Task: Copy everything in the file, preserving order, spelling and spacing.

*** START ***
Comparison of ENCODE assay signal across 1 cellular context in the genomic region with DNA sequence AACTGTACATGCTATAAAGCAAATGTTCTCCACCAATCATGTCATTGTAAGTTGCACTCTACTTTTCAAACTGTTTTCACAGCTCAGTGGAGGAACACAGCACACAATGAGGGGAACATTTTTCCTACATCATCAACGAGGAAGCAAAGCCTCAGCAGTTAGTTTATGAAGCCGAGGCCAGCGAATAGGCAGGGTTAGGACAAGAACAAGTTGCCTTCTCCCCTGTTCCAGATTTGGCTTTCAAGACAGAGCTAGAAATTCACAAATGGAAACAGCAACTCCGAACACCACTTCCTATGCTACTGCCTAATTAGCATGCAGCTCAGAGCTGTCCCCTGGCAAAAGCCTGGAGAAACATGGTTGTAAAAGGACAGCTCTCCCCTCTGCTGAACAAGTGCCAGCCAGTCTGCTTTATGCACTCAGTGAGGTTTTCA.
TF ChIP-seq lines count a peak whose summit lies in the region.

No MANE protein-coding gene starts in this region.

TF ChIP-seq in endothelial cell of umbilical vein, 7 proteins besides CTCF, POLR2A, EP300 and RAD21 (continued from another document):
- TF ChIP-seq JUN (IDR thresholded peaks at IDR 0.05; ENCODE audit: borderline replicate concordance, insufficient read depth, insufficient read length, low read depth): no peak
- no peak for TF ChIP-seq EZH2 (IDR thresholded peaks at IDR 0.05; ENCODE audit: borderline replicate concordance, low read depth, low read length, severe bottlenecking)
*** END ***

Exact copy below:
Comparison of ENCODE assay signal across 1 cellular context in the genomic region with DNA sequence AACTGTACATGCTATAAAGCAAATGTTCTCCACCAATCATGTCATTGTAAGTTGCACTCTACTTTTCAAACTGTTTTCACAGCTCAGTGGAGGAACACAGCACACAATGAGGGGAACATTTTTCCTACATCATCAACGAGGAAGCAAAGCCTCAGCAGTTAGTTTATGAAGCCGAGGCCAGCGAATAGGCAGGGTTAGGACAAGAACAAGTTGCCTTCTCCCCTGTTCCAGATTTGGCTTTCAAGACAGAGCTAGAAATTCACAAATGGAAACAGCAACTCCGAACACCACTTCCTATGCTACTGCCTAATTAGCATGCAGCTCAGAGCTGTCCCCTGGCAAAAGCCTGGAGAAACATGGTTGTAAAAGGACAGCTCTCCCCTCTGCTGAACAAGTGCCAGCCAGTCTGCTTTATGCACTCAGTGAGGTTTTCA.
TF ChIP-seq lines count a peak whose summit lies in the region.

No MANE protein-coding gene starts in this region.

TF ChIP-seq in endothelial cell of umbilical vein, 7 proteins besides CTCF, POLR2A, EP300 and RAD21 (continued from another document):
- TF ChIP-seq JUN (IDR thresholded peaks at IDR 0.05; ENCODE audit: borderline replicate concordance, insufficient read depth, insufficient read length, low read depth): no peak
- no peak for TF ChIP-seq EZH2 (IDR thresholded peaks at IDR 0.05; ENCODE audit: borderline replicate concordance, low read depth, low read length, severe bottlenecking)